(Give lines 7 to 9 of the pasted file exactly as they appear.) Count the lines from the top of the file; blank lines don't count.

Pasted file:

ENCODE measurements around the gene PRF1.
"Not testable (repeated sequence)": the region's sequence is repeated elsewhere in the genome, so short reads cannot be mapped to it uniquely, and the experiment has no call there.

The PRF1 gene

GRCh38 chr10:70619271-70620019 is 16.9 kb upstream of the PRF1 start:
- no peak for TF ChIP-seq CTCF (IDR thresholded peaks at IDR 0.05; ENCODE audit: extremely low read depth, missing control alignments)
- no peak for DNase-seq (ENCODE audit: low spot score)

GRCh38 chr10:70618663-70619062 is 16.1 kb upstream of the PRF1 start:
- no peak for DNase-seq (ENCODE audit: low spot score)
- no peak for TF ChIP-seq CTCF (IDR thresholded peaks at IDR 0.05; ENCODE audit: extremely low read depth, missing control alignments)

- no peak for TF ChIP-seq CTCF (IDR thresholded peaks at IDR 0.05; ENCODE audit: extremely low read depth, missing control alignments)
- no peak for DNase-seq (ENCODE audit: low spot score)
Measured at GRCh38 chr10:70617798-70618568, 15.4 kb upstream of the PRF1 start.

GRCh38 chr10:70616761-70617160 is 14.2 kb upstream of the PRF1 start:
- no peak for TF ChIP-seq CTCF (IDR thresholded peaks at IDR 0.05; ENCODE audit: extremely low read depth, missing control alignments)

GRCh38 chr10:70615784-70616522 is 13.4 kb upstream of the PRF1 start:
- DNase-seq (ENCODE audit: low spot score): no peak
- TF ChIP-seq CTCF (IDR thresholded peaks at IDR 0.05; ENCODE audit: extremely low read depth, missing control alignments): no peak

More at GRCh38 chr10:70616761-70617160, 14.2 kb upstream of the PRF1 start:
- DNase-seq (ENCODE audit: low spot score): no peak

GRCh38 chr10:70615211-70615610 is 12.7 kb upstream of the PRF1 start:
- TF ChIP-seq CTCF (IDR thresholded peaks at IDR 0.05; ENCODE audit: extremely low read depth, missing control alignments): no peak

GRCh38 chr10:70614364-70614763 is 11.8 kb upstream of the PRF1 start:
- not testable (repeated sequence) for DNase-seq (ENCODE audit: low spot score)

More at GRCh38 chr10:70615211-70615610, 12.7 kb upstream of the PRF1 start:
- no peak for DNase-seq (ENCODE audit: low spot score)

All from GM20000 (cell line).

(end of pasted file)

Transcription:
GRCh38 chr10:70618663-70619062 is 16.1 kb upstream of the PRF1 start:
- no peak for DNase-seq (ENCODE audit: low spot score)
- no peak for TF ChIP-seq CTCF (IDR thresholded peaks at IDR 0.05; ENCODE audit: extremely low read depth, missing control alignments)